Common name: White Spotted Bamboo Shark

Scientific name: Chiloscyllium plagiosum

Kingdom: Animalia

Phylum: Chordata

Class: Chondrichtheys

Order: Orectolobiformes

Family: Hemiscylliidae

Genus: Chiloscyllium

Species: C. plagiosum

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When you hear the name white spotted bamboo shark, you might get the impression that its body is stiff as bamboo or is full of big white spots, that is partly true, as babies their body consists of many white spots, but as they mature they begin to fade out, and have much more distinct patterns among their slender body. The patterns consist of bands of dark colors such as tan, dark blue or even black. Others have tiny spots of color with more of a faded look. You might not believe this but the average size of a male Chiloscyllium plagiosum, is only about two feet long, but for a female its about three feet.

 

This shark, because of its size, lives very close to the shore often in slightly deep water. Because they live so close to the shore not many things harm this animal. According to a scientist as far as they know the only predators they have are humans. In some parts of china, India, and Thailand they are eaten for their delectable fins. Their eyes are commonly used in their medicines. They have dorsal fins that have rounded edges. Their bottom fin or the pectoral fins are very muscular. They have oval shaped pupils and have a very short rounded snout. Also, pointed sensory organs called barbells attached to their nostril. They must have a good sense of smell because at night they must maneuver to find food. These sharks live in many different places such as India, Sri Lanka, Malaysia Singapore Thailand, Vietnam, China, Japan, and the Philippines. Considering where they live they consume invertebrates, small fish and, crustaceans in the wild but in captivity, they are often fed calm juice, minerals, squid, trout chow, and other vitamins.

 

They tend to strive well in the wild; because they have few predators they are surviving in this ecosystem but do to the global warming the reefs in which they live are being affected. As of today there is no exact population number, but scientists know that their population is growing. More now are in captivity as pets. In order to have this shark as a pet you must have at least 120 gallons of water with a diet of meaty chunks of squid or scallops. The average life span of this shark in the wild is about 25 years although in captivity it is not known.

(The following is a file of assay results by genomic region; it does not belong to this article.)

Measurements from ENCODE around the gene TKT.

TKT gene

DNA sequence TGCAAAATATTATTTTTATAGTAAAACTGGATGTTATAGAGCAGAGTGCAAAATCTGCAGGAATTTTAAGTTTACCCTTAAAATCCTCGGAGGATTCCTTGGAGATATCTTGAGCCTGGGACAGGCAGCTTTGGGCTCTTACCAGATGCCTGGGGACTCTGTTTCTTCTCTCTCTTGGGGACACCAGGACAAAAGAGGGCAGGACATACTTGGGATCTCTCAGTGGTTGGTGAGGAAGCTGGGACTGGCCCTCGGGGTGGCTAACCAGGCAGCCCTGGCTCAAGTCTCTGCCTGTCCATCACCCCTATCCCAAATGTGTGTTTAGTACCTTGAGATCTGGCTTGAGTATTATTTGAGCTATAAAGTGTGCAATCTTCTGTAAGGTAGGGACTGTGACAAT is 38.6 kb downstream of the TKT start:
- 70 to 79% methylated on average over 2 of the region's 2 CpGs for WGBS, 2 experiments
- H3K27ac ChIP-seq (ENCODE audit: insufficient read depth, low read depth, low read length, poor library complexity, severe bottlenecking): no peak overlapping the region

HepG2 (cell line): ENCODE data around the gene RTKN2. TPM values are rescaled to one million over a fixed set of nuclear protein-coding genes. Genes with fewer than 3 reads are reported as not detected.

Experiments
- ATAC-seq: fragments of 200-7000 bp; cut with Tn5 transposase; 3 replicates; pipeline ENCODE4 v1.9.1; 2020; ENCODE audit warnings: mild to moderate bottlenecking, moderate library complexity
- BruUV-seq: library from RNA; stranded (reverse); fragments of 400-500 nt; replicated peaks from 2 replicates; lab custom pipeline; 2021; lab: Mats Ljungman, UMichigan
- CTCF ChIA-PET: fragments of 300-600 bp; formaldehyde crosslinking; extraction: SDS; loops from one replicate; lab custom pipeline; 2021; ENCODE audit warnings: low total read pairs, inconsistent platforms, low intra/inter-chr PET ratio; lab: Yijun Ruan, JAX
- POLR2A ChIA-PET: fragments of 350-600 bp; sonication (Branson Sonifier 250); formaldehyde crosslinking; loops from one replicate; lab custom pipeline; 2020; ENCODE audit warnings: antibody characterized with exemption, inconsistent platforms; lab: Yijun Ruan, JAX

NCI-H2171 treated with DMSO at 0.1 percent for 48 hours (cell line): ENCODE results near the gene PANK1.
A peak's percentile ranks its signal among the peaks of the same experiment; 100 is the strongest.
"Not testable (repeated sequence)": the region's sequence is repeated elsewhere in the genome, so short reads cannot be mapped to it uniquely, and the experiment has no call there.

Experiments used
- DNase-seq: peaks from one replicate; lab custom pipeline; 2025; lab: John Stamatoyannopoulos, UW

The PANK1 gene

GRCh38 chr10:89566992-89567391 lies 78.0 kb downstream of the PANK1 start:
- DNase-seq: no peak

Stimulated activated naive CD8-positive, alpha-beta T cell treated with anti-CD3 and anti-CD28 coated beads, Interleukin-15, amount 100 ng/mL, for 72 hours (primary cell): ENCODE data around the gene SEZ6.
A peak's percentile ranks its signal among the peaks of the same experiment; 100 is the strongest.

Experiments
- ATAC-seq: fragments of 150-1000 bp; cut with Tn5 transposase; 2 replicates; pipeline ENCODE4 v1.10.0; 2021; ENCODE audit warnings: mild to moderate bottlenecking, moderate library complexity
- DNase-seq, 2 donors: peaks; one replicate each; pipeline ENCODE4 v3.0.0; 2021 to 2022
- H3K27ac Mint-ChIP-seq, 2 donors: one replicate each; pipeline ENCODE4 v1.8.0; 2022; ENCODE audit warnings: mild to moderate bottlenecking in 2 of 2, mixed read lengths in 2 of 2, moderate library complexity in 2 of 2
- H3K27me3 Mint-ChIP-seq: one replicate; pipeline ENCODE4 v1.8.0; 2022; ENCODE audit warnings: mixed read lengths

Some scientists say that their population of white spotted bamboo shark is growing because they are not heavily preyed upon. The invertebrates that they eat are very common among where they live. Mostly the population is growing because people themselves are now breeding them. The white spotted bamboo shark is nocturnal, meaning it feeds at night. So, what other animals are awake then? Well, clams and the invertebrates that they prey upon are not nocturnal. So does that mean that they are asleep? They are asleep, but does that actually make it easier to get food? It depends on the way you think about it. It may make it easier, because they will not defend. But on the other hand it might make it harder because at night most animals have some kind of defense mechanism that they use to stay safe. In the end they do have some advantages and some disadvantages. Overall we are the only main predators of this animal. Living in deep water and being nocturnal means that they may have to work a little harder to get food. This species has been around for about 20 years, and well the population is doing pretty good. But do the global warming the reefs are being affected, so there is no way to tell what will happen to these.

 

Author: Iman E.

Published: 02/2009

 

Sources: Mitternacht90. En:Whitespotted bambooshark. Digital image. Wikipedia.org. Ranier Froese and Daniel Pauly. "White spotted bamboo shark." Wikipedia.org. Kindersley, Dorling (2001,2005). 06 Feb. 2009 . Researched and written by the Friends of the Rosamond Gifford Zoo Education Volunteers. "White-spotted Bamboo Shark." http://www.rosamondgiffordzoo.org/animals/Fish/WhiteSpottedBambooShark.pdf. 29 Mar. 2006.

 

Photo Credit: http://en.wikipedia.org/wiki/File:Chiloscyllium_plagiosum.jpg